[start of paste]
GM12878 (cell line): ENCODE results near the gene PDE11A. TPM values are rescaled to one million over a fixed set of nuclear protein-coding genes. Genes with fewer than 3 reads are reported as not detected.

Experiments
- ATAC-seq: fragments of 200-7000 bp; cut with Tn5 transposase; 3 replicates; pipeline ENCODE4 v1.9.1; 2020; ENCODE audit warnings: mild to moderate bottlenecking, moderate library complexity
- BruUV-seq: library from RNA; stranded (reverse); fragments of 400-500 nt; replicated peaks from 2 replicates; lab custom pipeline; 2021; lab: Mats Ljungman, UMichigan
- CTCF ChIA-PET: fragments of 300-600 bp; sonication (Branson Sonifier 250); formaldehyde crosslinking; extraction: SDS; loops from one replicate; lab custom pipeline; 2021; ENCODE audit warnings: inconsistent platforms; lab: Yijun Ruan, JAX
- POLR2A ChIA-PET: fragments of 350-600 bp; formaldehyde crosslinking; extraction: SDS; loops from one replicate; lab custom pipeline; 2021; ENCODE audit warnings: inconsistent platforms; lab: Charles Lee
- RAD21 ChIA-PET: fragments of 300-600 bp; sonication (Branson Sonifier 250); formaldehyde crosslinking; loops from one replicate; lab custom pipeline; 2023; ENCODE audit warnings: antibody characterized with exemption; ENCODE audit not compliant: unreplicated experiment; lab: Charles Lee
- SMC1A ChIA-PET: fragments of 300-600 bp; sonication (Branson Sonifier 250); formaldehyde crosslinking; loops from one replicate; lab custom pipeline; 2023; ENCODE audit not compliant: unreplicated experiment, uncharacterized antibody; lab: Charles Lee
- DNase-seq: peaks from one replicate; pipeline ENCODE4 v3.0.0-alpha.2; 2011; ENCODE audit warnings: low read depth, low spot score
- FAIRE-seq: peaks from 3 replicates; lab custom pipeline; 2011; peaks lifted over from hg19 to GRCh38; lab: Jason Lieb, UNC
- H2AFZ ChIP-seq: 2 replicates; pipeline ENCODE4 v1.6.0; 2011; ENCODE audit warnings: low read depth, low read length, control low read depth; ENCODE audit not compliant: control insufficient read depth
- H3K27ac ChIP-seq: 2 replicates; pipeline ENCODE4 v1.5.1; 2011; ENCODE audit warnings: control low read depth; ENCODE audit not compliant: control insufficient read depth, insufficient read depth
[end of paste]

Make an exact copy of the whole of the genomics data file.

GM12878 (cell line): ENCODE results near the gene PDE11A. TPM values are rescaled to one million over a fixed set of nuclear protein-coding genes. Genes with fewer than 3 reads are reported as not detected.

Experiments
- ATAC-seq: fragments of 200-7000 bp; cut with Tn5 transposase; 3 replicates; pipeline ENCODE4 v1.9.1; 2020; ENCODE audit warnings: mild to moderate bottlenecking, moderate library complexity
- BruUV-seq: library from RNA; stranded (reverse); fragments of 400-500 nt; replicated peaks from 2 replicates; lab custom pipeline; 2021; lab: Mats Ljungman, UMichigan
- CTCF ChIA-PET: fragments of 300-600 bp; sonication (Branson Sonifier 250); formaldehyde crosslinking; extraction: SDS; loops from one replicate; lab custom pipeline; 2021; ENCODE audit warnings: inconsistent platforms; lab: Yijun Ruan, JAX
- POLR2A ChIA-PET: fragments of 350-600 bp; formaldehyde crosslinking; extraction: SDS; loops from one replicate; lab custom pipeline; 2021; ENCODE audit warnings: inconsistent platforms; lab: Charles Lee
- RAD21 ChIA-PET: fragments of 300-600 bp; sonication (Branson Sonifier 250); formaldehyde crosslinking; loops from one replicate; lab custom pipeline; 2023; ENCODE audit warnings: antibody characterized with exemption; ENCODE audit not compliant: unreplicated experiment; lab: Charles Lee
- SMC1A ChIA-PET: fragments of 300-600 bp; sonication (Branson Sonifier 250); formaldehyde crosslinking; loops from one replicate; lab custom pipeline; 2023; ENCODE audit not compliant: unreplicated experiment, uncharacterized antibody; lab: Charles Lee
- DNase-seq: peaks from one replicate; pipeline ENCODE4 v3.0.0-alpha.2; 2011; ENCODE audit warnings: low read depth, low spot score
- FAIRE-seq: peaks from 3 replicates; lab custom pipeline; 2011; peaks lifted over from hg19 to GRCh38; lab: Jason Lieb, UNC
- H2AFZ ChIP-seq: 2 replicates; pipeline ENCODE4 v1.6.0; 2011; ENCODE audit warnings: low read depth, low read length, control low read depth; ENCODE audit not compliant: control insufficient read depth
- H3K27ac ChIP-seq: 2 replicates; pipeline ENCODE4 v1.5.1; 2011; ENCODE audit warnings: control low read depth; ENCODE audit not compliant: control insufficient read depth, insufficient read depth